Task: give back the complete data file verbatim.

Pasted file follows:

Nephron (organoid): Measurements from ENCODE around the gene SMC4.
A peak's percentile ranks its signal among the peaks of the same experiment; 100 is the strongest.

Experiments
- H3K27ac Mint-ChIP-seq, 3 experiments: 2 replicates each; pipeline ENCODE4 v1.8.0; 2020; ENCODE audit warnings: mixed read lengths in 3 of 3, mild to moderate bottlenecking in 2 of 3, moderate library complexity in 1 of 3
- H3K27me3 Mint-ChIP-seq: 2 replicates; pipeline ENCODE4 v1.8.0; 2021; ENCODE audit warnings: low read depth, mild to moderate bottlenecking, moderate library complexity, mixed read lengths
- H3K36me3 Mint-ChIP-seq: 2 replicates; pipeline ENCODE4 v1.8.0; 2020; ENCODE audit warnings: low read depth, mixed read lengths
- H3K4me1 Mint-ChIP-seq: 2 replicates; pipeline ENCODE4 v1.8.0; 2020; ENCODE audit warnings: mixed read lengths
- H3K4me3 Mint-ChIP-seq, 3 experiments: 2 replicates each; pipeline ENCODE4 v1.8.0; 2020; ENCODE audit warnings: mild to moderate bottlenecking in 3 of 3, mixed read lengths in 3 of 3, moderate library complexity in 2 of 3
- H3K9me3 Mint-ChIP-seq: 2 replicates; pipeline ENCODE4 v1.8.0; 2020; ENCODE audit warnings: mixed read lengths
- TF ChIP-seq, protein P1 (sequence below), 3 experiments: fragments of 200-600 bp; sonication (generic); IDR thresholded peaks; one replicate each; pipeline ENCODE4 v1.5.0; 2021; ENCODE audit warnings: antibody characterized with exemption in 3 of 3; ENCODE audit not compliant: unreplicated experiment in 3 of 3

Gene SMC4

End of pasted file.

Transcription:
Nephron (organoid): Measurements from ENCODE around the gene SMC4.
A peak's percentile ranks its signal among the peaks of the same experiment; 100 is the strongest.

Experiments
- H3K27ac Mint-ChIP-seq, 3 experiments: 2 replicates each; pipeline ENCODE4 v1.8.0; 2020; ENCODE audit warnings: mixed read lengths in 3 of 3, mild to moderate bottlenecking in 2 of 3, moderate library complexity in 1 of 3
- H3K27me3 Mint-ChIP-seq: 2 replicates; pipeline ENCODE4 v1.8.0; 2021; ENCODE audit warnings: low read depth, mild to moderate bottlenecking, moderate library complexity, mixed read lengths
- H3K36me3 Mint-ChIP-seq: 2 replicates; pipeline ENCODE4 v1.8.0; 2020; ENCODE audit warnings: low read depth, mixed read lengths
- H3K4me1 Mint-ChIP-seq: 2 replicates; pipeline ENCODE4 v1.8.0; 2020; ENCODE audit warnings: mixed read lengths
- H3K4me3 Mint-ChIP-seq, 3 experiments: 2 replicates each; pipeline ENCODE4 v1.8.0; 2020; ENCODE audit warnings: mild to moderate bottlenecking in 3 of 3, mixed read lengths in 3 of 3, moderate library complexity in 2 of 3
- H3K9me3 Mint-ChIP-seq: 2 replicates; pipeline ENCODE4 v1.8.0; 2020; ENCODE audit warnings: mixed read lengths
- TF ChIP-seq, protein P1 (sequence below), 3 experiments: fragments of 200-600 bp; sonication (generic); IDR thresholded peaks; one replicate each; pipeline ENCODE4 v1.5.0; 2021; ENCODE audit warnings: antibody characterized with exemption in 3 of 3; ENCODE audit not compliant: unreplicated experiment in 3 of 3

Gene SMC4